In the 2000 interview, Almas says, “Every day my sister was sitting there looking at our house, hungry, nothing to eat.  Once in a while I took her something to eat.  One morning, I got up.  I didn’t see her.  I asked a kid, ‘was there a girl there?’  They say that they put about 10 to 20 kids in a boat, and right in the middle of the river they turned the boat over.  And one was my sister, my older sister.”

    The government decreed that anyone who had an Armenian child had to give that child to the state.  Almas was taken to Aleppo (Halebo). Any child who wasn’t adopted would be taken out in a boat, Almas said, and thrown in the water and Almas saw this actually happen. “They tipped the thing and they all die there.”  

    She says that the older son of her adopted father came to the house one day and saw a five-year-old Armenian child begging near the house.  “He carried the kid in his hand and throw him in the water.”

    She describes the knives and daggers used by the Turks.  “Most of the time those daggers that that they have it, long daggers, knife …. when massacre go, they start killing with that dagger.  The women saying, ‘please kill me with bullet.’  Bullet.  ‘Bullet cost money, this is free.’”  That was the Turkish answer.

    I asked her about a comment she made in her 2000 interview, that while in Der Zor, “We were playing with heads, as balls.”  “Yeah, well, as I say, I could make bigger story of my life.  And the orphanage and the Turkish house and the massacre.”

    While Almas was at the orphanage, a woman recognized her because of a scar on her face, which many Hussenig children had.   It’s possible that this was a mark left behind by disease – we don’t know.  She contacted Almas’ aunt in America.  Money was sent -- and Almas came to America in 1922, on the ship Britannica, landing in Providence, Rhode Island.

    When the interview finished, Mark told me he didn’t know anything like this had happened.  He was very moved by Almas’ story.   He thanked me for being a part of recording it.  I was grateful, too – that Almas could share her story with us, and that I could hear it.  She died one year later, in July 9, 2012.

    Author: Dr. Carla Garapedian has led the project to digitize the Armenian genocide testimonies from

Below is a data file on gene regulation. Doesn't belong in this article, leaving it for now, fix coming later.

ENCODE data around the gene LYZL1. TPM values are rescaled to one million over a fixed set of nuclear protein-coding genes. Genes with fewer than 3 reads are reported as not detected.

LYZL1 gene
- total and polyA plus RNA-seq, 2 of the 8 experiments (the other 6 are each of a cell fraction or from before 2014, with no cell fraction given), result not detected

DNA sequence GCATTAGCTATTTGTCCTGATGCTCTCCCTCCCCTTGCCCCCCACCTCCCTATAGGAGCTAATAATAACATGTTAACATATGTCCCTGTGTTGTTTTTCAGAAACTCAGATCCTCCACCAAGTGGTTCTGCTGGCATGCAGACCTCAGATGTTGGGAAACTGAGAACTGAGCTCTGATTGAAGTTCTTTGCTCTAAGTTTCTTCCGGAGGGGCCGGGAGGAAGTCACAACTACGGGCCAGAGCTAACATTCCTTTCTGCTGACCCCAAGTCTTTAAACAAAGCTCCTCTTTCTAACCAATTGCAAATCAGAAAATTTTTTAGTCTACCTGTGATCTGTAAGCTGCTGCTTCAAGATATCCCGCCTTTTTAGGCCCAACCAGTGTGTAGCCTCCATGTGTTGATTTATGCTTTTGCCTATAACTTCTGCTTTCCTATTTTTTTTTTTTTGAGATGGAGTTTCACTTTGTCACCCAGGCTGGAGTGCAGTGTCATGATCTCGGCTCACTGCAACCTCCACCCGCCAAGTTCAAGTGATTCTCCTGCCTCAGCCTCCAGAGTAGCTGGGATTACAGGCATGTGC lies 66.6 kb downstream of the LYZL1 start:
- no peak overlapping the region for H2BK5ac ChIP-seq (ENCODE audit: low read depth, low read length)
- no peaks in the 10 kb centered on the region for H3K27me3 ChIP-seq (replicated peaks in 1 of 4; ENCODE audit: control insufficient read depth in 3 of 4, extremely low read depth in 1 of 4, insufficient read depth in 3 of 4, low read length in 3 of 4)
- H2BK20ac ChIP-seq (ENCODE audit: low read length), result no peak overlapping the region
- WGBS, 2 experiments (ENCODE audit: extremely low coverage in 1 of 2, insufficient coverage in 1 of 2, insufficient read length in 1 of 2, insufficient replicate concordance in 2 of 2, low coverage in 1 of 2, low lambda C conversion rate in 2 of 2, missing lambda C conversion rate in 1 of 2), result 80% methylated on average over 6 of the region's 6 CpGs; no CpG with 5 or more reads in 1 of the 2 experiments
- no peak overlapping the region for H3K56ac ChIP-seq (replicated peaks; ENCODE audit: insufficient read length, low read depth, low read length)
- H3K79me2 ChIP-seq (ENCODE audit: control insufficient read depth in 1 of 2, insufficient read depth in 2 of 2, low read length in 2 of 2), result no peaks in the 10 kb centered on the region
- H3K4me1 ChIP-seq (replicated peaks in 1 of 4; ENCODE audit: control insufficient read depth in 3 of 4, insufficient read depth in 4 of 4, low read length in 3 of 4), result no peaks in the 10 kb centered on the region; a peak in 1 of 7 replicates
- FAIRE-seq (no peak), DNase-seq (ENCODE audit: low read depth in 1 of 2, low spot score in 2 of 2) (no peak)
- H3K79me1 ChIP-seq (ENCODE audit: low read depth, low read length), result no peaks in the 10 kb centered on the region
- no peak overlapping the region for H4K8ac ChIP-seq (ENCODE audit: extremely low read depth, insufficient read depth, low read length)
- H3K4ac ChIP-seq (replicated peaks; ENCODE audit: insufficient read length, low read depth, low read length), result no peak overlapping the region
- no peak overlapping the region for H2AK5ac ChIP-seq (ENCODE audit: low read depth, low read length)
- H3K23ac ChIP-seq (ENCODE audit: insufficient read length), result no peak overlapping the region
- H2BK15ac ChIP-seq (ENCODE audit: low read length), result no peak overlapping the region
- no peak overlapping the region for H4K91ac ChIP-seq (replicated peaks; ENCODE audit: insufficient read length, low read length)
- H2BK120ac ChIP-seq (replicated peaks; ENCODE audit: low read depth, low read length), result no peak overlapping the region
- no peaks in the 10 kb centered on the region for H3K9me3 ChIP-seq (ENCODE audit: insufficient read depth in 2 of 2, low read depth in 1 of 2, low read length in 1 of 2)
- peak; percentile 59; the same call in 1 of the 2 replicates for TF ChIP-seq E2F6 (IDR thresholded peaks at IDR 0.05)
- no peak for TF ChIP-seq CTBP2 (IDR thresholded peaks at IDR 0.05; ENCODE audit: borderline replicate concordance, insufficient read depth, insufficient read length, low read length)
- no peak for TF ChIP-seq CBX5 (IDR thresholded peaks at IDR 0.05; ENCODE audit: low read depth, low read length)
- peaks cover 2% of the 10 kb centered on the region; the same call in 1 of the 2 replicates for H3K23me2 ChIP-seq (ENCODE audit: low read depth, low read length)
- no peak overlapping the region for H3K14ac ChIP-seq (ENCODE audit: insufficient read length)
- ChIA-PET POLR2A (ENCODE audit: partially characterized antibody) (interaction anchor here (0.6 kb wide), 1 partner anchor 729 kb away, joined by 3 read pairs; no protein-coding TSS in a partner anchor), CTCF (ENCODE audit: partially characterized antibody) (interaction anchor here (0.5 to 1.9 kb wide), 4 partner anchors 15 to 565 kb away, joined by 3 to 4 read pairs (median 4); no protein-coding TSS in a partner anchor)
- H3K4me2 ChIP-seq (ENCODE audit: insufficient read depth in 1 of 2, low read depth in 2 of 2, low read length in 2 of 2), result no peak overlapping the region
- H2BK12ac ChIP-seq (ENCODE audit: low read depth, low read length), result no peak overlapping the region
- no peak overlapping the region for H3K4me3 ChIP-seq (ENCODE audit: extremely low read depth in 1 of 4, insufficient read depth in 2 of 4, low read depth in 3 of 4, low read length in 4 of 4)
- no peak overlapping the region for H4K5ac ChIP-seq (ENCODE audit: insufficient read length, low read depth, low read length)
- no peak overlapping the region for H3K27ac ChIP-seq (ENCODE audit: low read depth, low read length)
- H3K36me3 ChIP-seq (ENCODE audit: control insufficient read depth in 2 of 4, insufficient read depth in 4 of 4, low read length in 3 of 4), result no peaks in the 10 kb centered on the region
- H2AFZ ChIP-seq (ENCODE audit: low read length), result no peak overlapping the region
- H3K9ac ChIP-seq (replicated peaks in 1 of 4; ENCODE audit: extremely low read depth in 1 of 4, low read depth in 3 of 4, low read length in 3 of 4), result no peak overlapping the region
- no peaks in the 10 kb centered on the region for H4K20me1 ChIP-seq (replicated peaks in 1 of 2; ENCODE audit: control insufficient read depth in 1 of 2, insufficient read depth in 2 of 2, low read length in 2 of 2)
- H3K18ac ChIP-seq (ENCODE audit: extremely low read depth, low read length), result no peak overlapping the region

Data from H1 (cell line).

The Armenian Film Foundation.  She is a filmmaker and former anchor for BBC World news. 

  • Stephen Smith on the testimony of Armin Wegner

    Language: English

    100 Days to Inspire Respect

    In every genocide, in spite of the horror of human killing and the danger that poses, there are remarkable people that come to the fore.  Armin T. Wegner was in the German Sanitary Corps and was posted to Eastern Turkey during WWI.  There he was witness to the genocide of the Armenian people. Seeing the devastating consequences of the deportations he documented the genocide in photographs, keeping meticulous notes at great personal risk.

    Wegner was arrested for his covert documentation, but was able to smuggle his photographs back to Germany. These photographs were later used in German Court as evidence that genocide had indeed taken place in Eastern Anatolia against the Armenian people.

    Wegner became a tireless advocate for human rights and was one of the first, and only, German citizens to be outspoken against the Nazi persecution of the Jews as early as April 1933, when he wrote an open letter to Adolf Hitler. He spent time in seven concentration camps for his outspoken opposition to the Nazis.  He was awarded Righteous Among the Nations by Yad Vashem in 1967.

    Armin T. Wegner continued his work advocating for the Armenian people until his death.  A friend of J Michael Hagopian, he encouraged Hagopian to use his art as a documentary film maker to ensure the witnesses of the Armenian Genocide were documented on film. The interview recorded in 1967 with Armin T. Wegner, was one of the first that Hagopian collected and documents one of the twentieth century’s greatest advocates for genocide prevention. Wegner demonstrated that it was possible to be an ordinary citizen and at the same time be an effective voice for the benefit of humanity.

    Armin T. Wegner has been my role model for much of my career.  It is an honor to be able to introduce this clip, which places his voice in the public domain for the very first time, Exactly 100 years after he began his life's work as a witness to genocide.

    Author: Stephen Smith, Andrew J. and Erna Finci Viterbi Executive Director at USC Shoah Foundation.

  • Richard Hovannisian on the testimony of Arshag Dickranian

    Language: English

    Prof. Richard Hovannisian describes the life of Armenian Genocide survivor Ashrag Dickranian. This is the fourth testimony in the Armenian Genocide Testimony clip series.

Armenian Film Foundation Collection
The Armenian Film Foundation’s film archive contains 333 interviews with more than 380 interviewees Armenian Genocide survivors, descendants, witnesses, scholars and other types of experiences. Interviews were conducted and recorded throughout the world in 10 countries, primarily in English and Armenian—some in rare Armenian dialects—though other interview languages include Arabic, Greek, Spanish, French, Kurdish, Turkish, German, and Russian. Most of the interviews were conducted by Hagopian, who recorded them on 16 mm film between 1972 and 2005 for a series of documentaries. About half a dozen interviews were also conducted by Carla Garapedian after 2011.
Richard G. Hovannisian Armenian Genocide Oral History Collection
The Richard G. Hovannisian Armenian Genocide Oral History Collection contains more than 1,000 interviews of Armenian Genocide survivors and descendants. They primarily consist of full-life histories which illuminate Ottoman-Armenian life, the Genocide and post-Genocide era, and the diaspora experience. Survivors are from all over the Ottoman Empire and also many interviewees from the former Russian and Persian empires. Testimonies are mostly in Armenian and English, with some in Turkish and Spanish.